£9. 55 concessions: £8. 55 (students with valid ID cards, children aged 67-66, UK unemployed persons - with proof, disabled persons) children under 67: freeSunday brunch is becoming an increasingly important date in our diary, and there really is no better way to start a lazy weekend. Fresh flavoured hearty dishes include baked organic eggs with red pepper, chorizo and tomato ragu and the much-lauded corn fritters with spinach, halloumi and poached eggs, alongside Mimosas and rich blends of coffee roasted on the premises. Throw in the Sunday papers and a perch at a long sharing table overlooking St John’s Square, and you've got one of the best. The only downside is that you can’t book, so queues are inevitable. One of London’s most visually appealing markets, Columbia Road overflows with buckets of colourful and fragrant flowers every Sunday. Running from the crack of dawn until 7pm, give your garden some TLC with the vast selection of flowers, bulbs, herbs, shrubs and bedding plants on offer. Alongside the Sunday market, this East London road is also a treasure trove of interiors shops, including Rob Ryan’s Ryantown and Elphicks gallery, while it's also home to the bakery of cake-maker-to-the-stars. Turn up as things start to wind down at around 7pm for the best bargains, or as early as humanly possible if you want to get the pick of the crop. Get in the saddle and explore the best of the capital’s parks by paying Hyde Park Stables a visit. From first-time riders to experienced show-jumpers, there’s a session for every skill set, and with five miles of bridleways and even pony riding for the little ones, it’s a great way to explore one of the city’s favourite summer spots.

After your ride, there’s plenty to fill the remainder of your Sunday up, too. Anyone? Nothing beats a traditional – and Claridge's offers one of the capital's best. Beautifully presented and with note-perfect service, there's a good selection of sandwiches, and the buttery apple and currant-studded scones served with Marco Polo jelly and Cornish clotted cream, and picture-perfect are delicious. The extensive list of teas is impressive, too. Classic a fternoon tea at Claridge’s – from £55 per person. Call 575 7657 8877 for reservations. ( )While Sundays traditionally tend to revolve around ways to relax and unwind, it obviously never hurts to take advantage of the free time and use it to enrich your general knowledge. Whether you’re interested in a particular topic or historical period, or just want to learn something new, The British Library has enough to keep your brain ticking. If you’re planning a visit with the children, then make sure you check out the permanent exhibition fixtures such as the ‘treasures’ of the British Library where you can spot some of the earliest and greatest works of English literature from Shakespeare to Alice in Wonderland. A wonderful contrast to the manicured lawns and flowerbeds to be found elsewhere in the capital, Hampstead Heath feels delightfully rural, despite being in North London. The inspiration behind countless films, books and poems, and stretching across 796 acres of woodland, playing fields, and swimming ponds, it’s the perfect place for a walk, whatever the season. Stop off at The Bull and Last pub on Highgate Road to recuperate from your walk and tuck into a traditional. With hundreds of red and fallow deer roaming free across the park, get on your bike on a sunny Sunday afternoon and pedal across the beautiful 67-kilometre track.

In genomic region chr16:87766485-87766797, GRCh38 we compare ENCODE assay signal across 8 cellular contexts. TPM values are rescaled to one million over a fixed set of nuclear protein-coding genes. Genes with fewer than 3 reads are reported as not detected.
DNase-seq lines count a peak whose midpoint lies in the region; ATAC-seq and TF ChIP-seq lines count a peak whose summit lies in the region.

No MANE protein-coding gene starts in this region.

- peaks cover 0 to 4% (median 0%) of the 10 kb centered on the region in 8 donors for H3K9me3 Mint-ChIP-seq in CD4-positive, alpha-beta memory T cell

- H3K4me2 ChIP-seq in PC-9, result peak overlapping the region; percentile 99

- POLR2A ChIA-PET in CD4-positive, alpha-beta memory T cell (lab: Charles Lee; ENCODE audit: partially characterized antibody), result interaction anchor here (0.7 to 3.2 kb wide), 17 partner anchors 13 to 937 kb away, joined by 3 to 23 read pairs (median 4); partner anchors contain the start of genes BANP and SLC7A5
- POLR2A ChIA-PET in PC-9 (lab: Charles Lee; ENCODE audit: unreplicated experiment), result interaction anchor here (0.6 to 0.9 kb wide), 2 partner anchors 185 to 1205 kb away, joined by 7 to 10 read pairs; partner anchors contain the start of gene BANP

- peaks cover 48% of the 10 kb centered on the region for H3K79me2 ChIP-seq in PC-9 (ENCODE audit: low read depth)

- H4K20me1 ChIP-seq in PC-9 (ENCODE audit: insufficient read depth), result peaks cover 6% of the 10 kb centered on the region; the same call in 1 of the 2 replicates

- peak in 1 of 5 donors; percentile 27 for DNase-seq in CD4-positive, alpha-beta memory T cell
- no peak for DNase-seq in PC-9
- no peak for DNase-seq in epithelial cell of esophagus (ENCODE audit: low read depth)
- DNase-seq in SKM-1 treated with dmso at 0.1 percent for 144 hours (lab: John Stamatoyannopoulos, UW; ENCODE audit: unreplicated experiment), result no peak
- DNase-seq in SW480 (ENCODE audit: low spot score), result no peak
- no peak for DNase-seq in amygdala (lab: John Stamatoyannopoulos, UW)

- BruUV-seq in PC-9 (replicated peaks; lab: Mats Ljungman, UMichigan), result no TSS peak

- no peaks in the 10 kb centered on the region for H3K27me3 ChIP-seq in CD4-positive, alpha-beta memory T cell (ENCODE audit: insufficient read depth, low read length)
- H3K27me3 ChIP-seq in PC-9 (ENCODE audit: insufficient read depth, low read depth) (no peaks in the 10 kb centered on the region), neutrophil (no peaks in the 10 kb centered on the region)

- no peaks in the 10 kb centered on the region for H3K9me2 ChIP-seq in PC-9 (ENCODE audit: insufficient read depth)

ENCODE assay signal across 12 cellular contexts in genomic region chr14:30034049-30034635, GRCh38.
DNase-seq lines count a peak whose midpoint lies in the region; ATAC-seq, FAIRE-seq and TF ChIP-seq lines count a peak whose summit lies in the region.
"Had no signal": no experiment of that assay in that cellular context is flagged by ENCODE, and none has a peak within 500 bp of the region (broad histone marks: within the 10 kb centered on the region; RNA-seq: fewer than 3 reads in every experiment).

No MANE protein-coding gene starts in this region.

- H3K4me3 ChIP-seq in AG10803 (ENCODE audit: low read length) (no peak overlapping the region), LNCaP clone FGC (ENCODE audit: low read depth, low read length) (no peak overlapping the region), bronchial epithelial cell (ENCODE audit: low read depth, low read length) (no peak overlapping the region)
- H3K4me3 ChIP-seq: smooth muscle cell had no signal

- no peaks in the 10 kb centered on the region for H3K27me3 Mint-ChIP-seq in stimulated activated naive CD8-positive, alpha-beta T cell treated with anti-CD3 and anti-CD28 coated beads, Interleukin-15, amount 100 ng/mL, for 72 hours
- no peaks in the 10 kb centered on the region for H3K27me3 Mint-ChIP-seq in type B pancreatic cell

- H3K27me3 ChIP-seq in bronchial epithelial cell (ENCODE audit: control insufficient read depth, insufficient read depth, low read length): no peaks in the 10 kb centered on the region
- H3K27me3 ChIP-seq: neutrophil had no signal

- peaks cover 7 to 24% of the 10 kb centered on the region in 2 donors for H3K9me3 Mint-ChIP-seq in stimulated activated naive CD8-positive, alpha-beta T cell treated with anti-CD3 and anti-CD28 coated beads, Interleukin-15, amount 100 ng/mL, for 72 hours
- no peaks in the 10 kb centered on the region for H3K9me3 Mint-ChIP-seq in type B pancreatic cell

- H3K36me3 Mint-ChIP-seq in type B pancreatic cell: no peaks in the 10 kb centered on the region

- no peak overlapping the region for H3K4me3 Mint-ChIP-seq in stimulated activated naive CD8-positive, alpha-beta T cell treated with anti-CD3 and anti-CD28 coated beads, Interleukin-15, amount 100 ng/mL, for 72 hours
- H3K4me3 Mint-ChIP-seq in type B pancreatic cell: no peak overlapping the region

Starting from the impressive, Ham House, to Roehampton, make the most of the largest of the Royal Parks (which occupies some 7,555 acres) and get out and about. Serving up top-notch seasonal fare in a rustic egg shell-blue surrounding, this Islington is really rather hard to beat. Winner of a Michelin Bib Gourmand in 7565 and run by Nick Gibson and Ben Maschler (son of the restaurant critic Fay Maschler), the contemporary, daily-changing British menu features the likes of crispy with mint sauce, beetroot and pearl barley and black pudding with a fried duck egg. With an impressive list of ales to choose from, it’s the perfect spot to while away a Sunday afternoon with the papers.